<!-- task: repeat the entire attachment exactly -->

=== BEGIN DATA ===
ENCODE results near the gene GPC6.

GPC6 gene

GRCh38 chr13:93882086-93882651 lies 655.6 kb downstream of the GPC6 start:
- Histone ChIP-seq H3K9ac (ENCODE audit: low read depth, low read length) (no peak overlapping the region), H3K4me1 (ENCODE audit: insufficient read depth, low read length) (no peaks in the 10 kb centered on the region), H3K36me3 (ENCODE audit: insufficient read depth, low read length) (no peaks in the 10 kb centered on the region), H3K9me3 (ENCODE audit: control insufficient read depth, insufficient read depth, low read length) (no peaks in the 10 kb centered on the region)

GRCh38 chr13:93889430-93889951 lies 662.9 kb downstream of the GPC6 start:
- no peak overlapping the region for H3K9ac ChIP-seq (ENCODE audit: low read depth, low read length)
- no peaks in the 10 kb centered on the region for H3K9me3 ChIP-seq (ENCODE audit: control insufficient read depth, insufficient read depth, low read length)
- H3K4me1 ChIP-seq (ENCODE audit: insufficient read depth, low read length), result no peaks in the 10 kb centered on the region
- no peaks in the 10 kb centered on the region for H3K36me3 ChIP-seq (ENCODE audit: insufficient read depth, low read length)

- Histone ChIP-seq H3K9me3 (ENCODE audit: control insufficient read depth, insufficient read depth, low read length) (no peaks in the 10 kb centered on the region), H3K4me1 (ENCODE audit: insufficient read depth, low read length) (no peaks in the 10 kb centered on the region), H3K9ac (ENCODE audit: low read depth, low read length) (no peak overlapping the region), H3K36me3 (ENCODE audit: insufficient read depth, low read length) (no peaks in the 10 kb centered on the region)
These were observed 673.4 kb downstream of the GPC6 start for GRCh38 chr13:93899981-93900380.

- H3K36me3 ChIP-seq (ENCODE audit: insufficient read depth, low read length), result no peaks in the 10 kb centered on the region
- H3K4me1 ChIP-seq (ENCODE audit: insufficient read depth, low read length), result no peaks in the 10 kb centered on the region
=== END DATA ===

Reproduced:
ENCODE results near the gene GPC6.

GPC6 gene

GRCh38 chr13:93882086-93882651 lies 655.6 kb downstream of the GPC6 start:
- Histone ChIP-seq H3K9ac (ENCODE audit: low read depth, low read length) (no peak overlapping the region), H3K4me1 (ENCODE audit: insufficient read depth, low read length) (no peaks in the 10 kb centered on the region), H3K36me3 (ENCODE audit: insufficient read depth, low read length) (no peaks in the 10 kb centered on the region), H3K9me3 (ENCODE audit: control insufficient read depth, insufficient read depth, low read length) (no peaks in the 10 kb centered on the region)

GRCh38 chr13:93889430-93889951 lies 662.9 kb downstream of the GPC6 start:
- no peak overlapping the region for H3K9ac ChIP-seq (ENCODE audit: low read depth, low read length)
- no peaks in the 10 kb centered on the region for H3K9me3 ChIP-seq (ENCODE audit: control insufficient read depth, insufficient read depth, low read length)
- H3K4me1 ChIP-seq (ENCODE audit: insufficient read depth, low read length), result no peaks in the 10 kb centered on the region
- no peaks in the 10 kb centered on the region for H3K36me3 ChIP-seq (ENCODE audit: insufficient read depth, low read length)

- Histone ChIP-seq H3K9me3 (ENCODE audit: control insufficient read depth, insufficient read depth, low read length) (no peaks in the 10 kb centered on the region), H3K4me1 (ENCODE audit: insufficient read depth, low read length) (no peaks in the 10 kb centered on the region), H3K9ac (ENCODE audit: low read depth, low read length) (no peak overlapping the region), H3K36me3 (ENCODE audit: insufficient read depth, low read length) (no peaks in the 10 kb centered on the region)
These were observed 673.4 kb downstream of the GPC6 start for GRCh38 chr13:93899981-93900380.

- H3K36me3 ChIP-seq (ENCODE audit: insufficient read depth, low read length), result no peaks in the 10 kb centered on the region
- H3K4me1 ChIP-seq (ENCODE audit: insufficient read depth, low read length), result no peaks in the 10 kb centered on the region